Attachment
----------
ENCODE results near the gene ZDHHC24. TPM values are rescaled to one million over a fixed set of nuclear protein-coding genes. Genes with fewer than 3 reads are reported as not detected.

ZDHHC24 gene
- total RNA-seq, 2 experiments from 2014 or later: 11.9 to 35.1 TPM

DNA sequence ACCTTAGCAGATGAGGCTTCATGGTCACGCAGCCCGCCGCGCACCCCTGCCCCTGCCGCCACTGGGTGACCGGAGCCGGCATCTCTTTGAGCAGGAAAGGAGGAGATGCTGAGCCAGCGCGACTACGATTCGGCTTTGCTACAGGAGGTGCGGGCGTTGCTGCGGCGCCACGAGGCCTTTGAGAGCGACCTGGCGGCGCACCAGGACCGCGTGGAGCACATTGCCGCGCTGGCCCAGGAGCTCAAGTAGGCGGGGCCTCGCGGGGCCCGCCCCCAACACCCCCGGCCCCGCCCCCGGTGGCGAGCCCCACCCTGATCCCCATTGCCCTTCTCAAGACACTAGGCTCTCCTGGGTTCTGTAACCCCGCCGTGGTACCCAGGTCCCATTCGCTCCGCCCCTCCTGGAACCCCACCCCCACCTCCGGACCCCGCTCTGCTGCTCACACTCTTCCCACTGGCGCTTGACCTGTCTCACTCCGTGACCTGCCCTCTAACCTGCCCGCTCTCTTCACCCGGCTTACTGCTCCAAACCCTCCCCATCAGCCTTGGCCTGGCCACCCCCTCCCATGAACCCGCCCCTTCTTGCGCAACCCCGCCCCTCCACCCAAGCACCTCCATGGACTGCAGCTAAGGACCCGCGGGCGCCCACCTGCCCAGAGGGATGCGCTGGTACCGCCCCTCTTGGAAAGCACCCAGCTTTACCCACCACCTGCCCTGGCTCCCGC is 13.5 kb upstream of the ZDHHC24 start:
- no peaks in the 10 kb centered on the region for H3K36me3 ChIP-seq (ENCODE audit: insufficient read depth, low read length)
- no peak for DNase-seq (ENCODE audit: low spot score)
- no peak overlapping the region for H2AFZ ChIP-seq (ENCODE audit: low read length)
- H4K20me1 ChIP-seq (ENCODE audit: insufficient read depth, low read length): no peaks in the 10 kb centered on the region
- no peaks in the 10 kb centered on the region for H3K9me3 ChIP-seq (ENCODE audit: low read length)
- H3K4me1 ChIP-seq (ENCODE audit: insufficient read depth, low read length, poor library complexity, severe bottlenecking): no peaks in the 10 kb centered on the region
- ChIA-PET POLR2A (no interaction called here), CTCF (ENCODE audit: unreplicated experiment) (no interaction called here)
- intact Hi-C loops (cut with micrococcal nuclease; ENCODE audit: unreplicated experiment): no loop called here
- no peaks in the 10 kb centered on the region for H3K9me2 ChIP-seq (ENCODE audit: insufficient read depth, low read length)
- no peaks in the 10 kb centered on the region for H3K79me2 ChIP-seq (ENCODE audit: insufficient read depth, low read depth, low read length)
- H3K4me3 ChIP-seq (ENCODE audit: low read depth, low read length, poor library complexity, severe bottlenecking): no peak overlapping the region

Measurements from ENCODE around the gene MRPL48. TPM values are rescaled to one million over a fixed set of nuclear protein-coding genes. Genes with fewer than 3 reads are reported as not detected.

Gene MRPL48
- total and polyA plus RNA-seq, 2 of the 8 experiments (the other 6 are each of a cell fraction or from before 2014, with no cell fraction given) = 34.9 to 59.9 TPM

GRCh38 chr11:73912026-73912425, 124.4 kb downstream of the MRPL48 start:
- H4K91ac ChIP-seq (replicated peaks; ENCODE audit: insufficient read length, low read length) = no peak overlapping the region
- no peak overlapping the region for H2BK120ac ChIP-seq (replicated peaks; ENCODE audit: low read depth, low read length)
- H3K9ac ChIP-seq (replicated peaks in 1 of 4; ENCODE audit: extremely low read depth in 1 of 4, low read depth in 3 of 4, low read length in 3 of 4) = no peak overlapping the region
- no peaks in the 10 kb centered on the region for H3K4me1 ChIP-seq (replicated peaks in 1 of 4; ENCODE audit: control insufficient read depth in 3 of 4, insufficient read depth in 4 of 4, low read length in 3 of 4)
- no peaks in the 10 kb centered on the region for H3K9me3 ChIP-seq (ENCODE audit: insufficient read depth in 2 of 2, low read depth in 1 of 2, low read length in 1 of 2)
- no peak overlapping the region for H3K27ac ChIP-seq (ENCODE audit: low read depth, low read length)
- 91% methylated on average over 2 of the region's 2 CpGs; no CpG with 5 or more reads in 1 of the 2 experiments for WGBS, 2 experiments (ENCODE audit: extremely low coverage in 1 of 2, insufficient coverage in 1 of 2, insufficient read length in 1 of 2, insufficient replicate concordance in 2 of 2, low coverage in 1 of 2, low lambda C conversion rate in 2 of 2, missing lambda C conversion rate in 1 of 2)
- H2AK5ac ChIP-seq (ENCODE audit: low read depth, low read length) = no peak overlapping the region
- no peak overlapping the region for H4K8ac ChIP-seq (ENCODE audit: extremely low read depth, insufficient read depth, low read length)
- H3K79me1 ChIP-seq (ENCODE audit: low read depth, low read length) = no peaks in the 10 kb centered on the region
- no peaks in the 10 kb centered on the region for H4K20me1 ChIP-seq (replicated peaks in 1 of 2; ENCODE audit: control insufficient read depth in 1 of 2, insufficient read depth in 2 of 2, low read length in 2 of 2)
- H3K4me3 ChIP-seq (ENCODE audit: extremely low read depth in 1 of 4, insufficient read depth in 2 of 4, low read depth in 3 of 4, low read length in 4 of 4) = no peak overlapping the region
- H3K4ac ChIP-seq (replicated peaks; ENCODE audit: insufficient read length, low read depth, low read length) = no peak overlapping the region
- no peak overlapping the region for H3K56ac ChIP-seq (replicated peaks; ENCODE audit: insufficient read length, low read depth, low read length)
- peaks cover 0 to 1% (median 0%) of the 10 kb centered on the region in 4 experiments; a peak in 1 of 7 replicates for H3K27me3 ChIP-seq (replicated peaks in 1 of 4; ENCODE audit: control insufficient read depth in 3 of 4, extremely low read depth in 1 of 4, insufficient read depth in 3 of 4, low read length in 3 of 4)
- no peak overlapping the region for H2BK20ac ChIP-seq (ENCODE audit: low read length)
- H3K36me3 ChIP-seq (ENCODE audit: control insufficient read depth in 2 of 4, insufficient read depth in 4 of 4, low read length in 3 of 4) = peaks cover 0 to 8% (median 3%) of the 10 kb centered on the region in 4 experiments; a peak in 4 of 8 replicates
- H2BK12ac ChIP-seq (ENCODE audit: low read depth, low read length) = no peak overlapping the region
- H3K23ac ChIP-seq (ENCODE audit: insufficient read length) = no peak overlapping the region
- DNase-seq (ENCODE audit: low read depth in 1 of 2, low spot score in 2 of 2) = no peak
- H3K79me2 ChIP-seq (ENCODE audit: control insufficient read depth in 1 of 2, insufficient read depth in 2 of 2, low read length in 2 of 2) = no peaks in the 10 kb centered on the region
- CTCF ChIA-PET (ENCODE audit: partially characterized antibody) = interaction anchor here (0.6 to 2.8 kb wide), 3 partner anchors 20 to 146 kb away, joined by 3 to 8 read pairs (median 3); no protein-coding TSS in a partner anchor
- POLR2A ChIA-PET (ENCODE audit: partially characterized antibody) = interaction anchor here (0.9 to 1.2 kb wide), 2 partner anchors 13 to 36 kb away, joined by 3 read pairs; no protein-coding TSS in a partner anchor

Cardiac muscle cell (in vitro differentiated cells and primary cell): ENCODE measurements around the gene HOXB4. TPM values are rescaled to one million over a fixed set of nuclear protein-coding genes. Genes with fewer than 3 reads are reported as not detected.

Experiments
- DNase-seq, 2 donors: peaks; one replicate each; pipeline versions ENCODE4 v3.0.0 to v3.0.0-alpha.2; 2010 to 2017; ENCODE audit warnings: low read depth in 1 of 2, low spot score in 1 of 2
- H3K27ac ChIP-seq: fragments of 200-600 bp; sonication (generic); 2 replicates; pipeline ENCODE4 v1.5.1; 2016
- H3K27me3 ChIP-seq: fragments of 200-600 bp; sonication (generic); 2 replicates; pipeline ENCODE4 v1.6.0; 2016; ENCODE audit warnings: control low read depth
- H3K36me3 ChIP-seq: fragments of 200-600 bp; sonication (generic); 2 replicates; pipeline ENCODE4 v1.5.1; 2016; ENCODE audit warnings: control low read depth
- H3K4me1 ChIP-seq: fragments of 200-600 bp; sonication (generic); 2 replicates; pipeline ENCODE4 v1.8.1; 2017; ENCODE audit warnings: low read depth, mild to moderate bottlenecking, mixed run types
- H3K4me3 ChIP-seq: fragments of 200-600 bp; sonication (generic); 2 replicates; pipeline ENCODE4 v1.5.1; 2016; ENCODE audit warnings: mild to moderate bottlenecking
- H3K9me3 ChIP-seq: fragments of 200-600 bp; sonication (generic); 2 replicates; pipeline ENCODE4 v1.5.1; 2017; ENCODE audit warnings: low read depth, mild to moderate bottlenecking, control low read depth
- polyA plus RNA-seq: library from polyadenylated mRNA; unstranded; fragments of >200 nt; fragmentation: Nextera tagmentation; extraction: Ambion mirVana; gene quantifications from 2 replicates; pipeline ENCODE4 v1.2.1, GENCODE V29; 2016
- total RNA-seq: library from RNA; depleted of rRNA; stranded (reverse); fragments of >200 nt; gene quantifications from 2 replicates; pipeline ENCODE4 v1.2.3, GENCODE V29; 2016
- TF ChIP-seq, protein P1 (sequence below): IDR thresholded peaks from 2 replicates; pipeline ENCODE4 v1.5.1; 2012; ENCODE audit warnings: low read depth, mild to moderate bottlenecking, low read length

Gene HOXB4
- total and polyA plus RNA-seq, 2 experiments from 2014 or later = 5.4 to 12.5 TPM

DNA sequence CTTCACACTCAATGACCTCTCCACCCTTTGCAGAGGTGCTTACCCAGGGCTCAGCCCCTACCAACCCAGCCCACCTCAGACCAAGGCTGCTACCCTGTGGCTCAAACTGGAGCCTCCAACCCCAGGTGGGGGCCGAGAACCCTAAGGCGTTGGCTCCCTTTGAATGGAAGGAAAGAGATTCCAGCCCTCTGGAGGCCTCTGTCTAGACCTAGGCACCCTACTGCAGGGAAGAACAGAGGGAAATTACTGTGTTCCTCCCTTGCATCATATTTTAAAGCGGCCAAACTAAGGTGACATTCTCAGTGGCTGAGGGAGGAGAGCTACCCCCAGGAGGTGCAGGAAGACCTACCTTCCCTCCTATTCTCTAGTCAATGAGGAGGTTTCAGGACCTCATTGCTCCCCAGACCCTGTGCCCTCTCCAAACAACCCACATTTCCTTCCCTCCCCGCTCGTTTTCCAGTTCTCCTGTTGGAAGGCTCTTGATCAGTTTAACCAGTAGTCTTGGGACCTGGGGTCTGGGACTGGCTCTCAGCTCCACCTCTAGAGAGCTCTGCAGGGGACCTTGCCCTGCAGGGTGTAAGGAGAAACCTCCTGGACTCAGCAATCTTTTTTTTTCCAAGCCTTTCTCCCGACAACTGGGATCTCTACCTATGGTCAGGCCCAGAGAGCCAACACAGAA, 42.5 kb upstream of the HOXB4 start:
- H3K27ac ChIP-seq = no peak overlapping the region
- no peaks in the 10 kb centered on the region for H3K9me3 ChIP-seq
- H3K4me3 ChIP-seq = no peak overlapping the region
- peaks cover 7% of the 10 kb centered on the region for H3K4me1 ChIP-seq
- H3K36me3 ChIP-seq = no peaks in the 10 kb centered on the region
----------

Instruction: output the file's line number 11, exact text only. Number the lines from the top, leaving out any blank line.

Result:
- ChIA-PET POLR2A (no interaction called here), CTCF (ENCODE audit: unreplicated experiment) (no interaction called here)